Showing 1–3 of 3 titles
Leigh Botts starts writing to the author of Ways to Amuse a Dog in second grade. Year after year the letters, and then a diary, become vehicles for expressing his feelings about himself, his parents' divorce, and his problems in school. Leigh's growth and acceptance of the divorce are tempered with much humor.
Ramona is in second grade when her father loses his job and her mother begins to work full-time. Ramona tries her best to help her family through the crisis, even starting a campaign to get her father to quit smoking. Her worries, problems, and joys, presented with lively good humor, are common to many children her age.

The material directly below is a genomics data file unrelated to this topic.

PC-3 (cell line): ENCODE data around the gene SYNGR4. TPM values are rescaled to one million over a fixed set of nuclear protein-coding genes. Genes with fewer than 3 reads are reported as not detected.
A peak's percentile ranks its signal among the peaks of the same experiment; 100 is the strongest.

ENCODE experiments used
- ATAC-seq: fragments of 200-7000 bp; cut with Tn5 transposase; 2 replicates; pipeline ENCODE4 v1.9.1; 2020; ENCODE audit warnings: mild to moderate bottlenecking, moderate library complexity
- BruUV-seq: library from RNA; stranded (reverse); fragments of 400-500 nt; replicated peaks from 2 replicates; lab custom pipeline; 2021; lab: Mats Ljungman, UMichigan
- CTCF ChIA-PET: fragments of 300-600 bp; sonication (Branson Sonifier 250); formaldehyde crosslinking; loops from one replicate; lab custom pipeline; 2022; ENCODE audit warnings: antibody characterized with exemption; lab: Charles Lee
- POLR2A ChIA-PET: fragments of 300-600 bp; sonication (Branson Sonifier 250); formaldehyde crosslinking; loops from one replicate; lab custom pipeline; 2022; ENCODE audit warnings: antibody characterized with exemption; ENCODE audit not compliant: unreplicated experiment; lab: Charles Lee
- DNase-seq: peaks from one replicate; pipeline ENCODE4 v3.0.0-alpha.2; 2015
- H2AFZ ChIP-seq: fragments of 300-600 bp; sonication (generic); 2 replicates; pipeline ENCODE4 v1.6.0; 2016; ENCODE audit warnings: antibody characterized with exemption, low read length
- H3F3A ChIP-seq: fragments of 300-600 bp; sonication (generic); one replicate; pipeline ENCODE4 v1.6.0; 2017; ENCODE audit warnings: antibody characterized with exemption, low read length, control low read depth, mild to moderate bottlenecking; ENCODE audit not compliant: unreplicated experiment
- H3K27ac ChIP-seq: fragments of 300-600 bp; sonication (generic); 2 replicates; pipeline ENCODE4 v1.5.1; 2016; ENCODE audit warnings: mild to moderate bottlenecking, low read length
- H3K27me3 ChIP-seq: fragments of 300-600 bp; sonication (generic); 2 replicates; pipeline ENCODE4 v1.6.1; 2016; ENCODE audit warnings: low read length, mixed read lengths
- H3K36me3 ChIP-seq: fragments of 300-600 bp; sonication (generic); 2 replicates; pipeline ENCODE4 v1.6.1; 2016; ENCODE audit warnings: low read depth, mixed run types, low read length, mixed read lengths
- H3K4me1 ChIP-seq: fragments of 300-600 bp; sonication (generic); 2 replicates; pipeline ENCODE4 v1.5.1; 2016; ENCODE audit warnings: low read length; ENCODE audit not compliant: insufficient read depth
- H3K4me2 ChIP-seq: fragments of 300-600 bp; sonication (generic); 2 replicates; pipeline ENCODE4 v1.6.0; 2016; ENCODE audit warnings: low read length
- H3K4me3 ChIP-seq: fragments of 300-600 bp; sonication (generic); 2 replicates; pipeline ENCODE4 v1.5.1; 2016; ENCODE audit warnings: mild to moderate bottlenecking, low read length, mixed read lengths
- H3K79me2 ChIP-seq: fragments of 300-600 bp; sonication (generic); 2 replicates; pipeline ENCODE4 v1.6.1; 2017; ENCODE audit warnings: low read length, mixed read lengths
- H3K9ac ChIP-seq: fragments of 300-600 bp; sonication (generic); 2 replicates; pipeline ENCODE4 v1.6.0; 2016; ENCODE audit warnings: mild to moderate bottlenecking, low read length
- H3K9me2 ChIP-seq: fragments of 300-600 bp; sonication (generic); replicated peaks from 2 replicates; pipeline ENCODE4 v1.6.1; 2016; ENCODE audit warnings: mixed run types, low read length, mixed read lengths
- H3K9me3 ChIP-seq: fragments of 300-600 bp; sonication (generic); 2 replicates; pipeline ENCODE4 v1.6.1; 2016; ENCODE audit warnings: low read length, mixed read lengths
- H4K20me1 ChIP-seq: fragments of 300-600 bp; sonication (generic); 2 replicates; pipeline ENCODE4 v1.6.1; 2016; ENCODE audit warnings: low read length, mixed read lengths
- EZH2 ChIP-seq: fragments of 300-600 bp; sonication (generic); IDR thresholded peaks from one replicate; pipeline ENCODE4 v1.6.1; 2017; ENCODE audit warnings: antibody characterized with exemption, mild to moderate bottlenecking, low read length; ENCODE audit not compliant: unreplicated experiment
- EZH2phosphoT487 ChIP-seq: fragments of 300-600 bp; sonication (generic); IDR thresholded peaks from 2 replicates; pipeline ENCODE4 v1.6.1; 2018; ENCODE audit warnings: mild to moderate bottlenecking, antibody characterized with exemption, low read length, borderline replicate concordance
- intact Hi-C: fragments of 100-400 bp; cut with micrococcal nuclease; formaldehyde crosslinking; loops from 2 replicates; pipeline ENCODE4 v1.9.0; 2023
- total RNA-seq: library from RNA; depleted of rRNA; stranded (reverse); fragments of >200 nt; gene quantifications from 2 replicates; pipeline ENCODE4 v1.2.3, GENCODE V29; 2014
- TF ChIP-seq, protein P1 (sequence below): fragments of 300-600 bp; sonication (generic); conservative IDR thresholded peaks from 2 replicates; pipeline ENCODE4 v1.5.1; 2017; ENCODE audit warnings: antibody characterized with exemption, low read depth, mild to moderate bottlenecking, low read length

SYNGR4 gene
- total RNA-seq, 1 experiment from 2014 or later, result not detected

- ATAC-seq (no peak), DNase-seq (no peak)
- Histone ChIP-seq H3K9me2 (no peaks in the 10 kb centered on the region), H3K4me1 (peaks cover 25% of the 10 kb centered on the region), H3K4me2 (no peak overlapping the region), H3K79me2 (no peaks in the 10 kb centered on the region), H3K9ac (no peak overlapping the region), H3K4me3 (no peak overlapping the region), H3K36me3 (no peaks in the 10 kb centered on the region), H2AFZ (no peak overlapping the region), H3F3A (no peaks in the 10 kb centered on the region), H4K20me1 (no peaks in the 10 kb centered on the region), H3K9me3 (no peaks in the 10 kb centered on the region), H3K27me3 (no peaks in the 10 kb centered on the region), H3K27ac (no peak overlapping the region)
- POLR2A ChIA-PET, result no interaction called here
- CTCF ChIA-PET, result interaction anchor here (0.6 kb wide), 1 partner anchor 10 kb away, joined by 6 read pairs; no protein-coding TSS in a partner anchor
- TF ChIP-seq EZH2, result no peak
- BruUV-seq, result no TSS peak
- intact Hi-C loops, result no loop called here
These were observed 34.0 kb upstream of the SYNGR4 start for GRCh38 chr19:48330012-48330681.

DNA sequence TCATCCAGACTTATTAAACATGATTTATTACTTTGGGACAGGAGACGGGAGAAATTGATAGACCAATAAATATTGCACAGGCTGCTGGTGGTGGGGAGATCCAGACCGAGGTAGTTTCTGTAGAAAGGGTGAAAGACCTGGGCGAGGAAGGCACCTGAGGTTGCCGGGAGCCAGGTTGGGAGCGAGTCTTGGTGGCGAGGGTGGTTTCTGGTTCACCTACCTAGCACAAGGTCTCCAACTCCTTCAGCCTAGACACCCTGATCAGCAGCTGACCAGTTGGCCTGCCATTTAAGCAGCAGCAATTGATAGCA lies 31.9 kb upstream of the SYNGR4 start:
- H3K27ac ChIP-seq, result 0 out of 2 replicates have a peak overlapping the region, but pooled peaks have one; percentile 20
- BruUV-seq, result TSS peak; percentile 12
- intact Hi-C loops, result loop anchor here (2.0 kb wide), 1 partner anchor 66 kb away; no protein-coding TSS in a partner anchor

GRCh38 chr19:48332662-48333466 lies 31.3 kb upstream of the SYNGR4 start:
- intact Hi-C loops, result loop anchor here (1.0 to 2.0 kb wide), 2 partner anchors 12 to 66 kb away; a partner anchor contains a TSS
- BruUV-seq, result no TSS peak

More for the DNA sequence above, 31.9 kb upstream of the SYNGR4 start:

Ramona is now starting the third grade and her life is full of the usual hilarious trials that cause her to be labeled a “nuisance and show-off” by her new teacher. Whether she is deciding if she prefers her printed Q to the floppy cursive one, getting raw egg in her hair, or facing an interminably boring Sunday, Ramona is always a memorable character.